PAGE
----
The Mad Trapper of Rat River

The Mad Trapper of Rat River They called it The Arctic Circle War It was a manhunt the likes of which we will never see again The quarry Albert Johnson was a loner working a string of traps in the far reaches of Canada s Northw

Albert Johnson criminal Albert Johnson The Mad Trapper of Rat River Albert Johnson The Mad Trapper of Rat River Albert Johnson s arrival in Fort MacPherson, July th on the southern edge of the Mackenzie delta degrees N latitude was by all accounts non eventful. Who Was The Mad Trapper Of Rat River Dying Words Albert Johnson, known as the Mad Trapper of Rat River, was a murderer and a fugitive from the largest manhunt in the history of Canada, leading a posse of Mounties through the Arctic on a six week, winter wilderness chase in . The Mad Trapper film The Mad Trapper TV Movie The Mad Trapper h min Documentary , Drama TV Movie December Dramatisation of a man hunt that took place in Canada between the spring of and February , with the Mounties using dog teams, radio and airplane. Who Was the Mad Trapper of Rat River forensicmag Who Was the Mad Trapper of Rat River The death of Albert Johnson also known as the Mad Trapper of Rat River made headlines in because it marked the end of a bloody manhunt that spanned miles through Canada s Northwest Territories and Yukon. The Mad Trapper Title The Mad Trapper . Want to share s rating on your own site Use the HTML below.

  • Title: The Mad Trapper of Rat River
  • Author: Dick North
  • ISBN: 9780773673076
  • Page: 248
  • Format: Paperback
  • They called it The Arctic Circle War It was a manhunt the likes of which we will never see again The quarry, Albert Johnson, was a loner working a string of traps in the far reaches of Canada s Northwest Territories, where winter temperatures average forty degrees below zero The chase began when a Mountie came to ask Johnson about allegations that he had interfered withThey called it The Arctic Circle War It was a manhunt the likes of which we will never see again The quarry, Albert Johnson, was a loner working a string of traps in the far reaches of Canada s Northwest Territories, where winter temperatures average forty degrees below zero The chase began when a Mountie came to ask Johnson about allegations that he had interfered with a neighbor s trap No questions were asked Johnson shot Officer Millen dead through a hole in the wall of his log cabin A vicious firefight ensued When the Mounties returned with reinforcements, Johnson was gone, and The Arctic Circle War had begun It was a forty eight day odyssey across the harshest terrain in the world On Johnson s heels were a corps of Mounties and an irregular posse on dogsled, supplied by airplanes dropping food Johnson, on snowshoes, seemed superhuman in his ability to evade capture The chase stretched for hundreds of miles, and during a blizzard crossed the Richardson Mountains, the northernmost extension of the Rockies It culminated in the historic shootout at Eagle River There will never be another chase like it.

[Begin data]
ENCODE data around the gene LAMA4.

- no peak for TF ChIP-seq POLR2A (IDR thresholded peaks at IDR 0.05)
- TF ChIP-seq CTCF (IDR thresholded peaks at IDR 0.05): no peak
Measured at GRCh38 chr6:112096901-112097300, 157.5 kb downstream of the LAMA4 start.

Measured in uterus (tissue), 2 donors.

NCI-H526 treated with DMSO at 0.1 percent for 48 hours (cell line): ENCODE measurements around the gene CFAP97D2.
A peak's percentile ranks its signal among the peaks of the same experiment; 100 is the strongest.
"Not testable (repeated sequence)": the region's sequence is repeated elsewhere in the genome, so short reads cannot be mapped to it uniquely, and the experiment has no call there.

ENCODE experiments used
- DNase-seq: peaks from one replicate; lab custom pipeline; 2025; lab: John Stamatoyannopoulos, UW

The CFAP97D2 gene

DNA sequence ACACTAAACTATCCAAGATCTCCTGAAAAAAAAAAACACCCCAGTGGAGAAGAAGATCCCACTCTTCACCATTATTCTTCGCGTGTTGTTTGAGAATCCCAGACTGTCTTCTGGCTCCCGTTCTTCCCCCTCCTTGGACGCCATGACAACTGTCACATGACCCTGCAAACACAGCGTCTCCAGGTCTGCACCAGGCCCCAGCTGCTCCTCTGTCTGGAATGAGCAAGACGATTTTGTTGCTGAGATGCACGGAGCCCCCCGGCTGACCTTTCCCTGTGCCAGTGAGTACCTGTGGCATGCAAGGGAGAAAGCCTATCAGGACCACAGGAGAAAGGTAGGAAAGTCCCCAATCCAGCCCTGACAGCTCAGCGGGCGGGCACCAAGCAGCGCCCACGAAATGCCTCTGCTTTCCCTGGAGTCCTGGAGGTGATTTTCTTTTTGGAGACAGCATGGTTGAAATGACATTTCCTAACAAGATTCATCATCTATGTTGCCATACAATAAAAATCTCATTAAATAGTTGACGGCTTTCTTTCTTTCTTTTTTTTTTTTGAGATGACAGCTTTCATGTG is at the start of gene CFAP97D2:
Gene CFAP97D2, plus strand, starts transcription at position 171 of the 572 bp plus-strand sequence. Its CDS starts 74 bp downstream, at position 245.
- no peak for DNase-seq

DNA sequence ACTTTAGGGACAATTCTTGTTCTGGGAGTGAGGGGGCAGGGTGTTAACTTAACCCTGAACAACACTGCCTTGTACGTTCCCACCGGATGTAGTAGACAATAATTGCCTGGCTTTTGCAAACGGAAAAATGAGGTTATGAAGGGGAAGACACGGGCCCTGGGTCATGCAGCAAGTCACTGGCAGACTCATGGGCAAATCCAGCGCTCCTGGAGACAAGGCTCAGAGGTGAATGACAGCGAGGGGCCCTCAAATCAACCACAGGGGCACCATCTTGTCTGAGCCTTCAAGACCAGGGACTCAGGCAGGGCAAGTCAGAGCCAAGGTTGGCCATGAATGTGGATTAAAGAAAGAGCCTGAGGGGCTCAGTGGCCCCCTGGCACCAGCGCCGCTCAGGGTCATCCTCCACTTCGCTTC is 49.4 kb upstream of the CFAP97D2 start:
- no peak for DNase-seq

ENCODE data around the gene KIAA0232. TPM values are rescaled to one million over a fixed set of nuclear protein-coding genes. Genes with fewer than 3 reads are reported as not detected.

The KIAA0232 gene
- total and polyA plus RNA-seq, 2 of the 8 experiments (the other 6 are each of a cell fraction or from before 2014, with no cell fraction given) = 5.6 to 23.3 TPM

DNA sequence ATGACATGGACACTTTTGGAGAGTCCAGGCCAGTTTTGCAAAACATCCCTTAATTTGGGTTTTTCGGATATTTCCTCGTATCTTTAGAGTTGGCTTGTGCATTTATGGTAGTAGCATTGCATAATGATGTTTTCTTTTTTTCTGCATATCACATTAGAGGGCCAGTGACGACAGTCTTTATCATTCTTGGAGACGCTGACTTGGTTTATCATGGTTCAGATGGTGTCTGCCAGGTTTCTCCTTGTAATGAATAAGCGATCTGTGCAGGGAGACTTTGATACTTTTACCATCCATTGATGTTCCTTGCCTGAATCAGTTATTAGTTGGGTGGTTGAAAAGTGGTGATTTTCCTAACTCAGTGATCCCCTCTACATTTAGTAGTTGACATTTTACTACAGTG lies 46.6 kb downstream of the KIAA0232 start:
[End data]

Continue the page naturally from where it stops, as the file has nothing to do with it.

One thought on “The Mad Trapper of Rat River”

    1. VERY interesting background concerning the life and death of the infamous "Mad Trapper" of the Yukon. He managed to avoid a police posse for 48 days in the bitter winter months. The man had more than one alias, was a serious recluse, skilled carpenter, trapper, and hardy outdoorsman. His clever eluding and impressive physical stamina seemed to be that of a superhuman.His identity to this day (he was finally felled on the Eagle River by a policeman's bullet through his spine in 1932) is still a m [...]

    2. This was a good book with a lot of names, places, and dates. You had to circle back and dig thru the beginning to find the reference to a name. At the end of the book, the author made a reference to a person who The Mad Trapper had met. He did not make any sort of connection as to who the person was. I assumed the name would be in the beginning of the book, and so I started my research there. It doesn't feel right when I have to research the book I'm reading. The author was a former journalist, [...]

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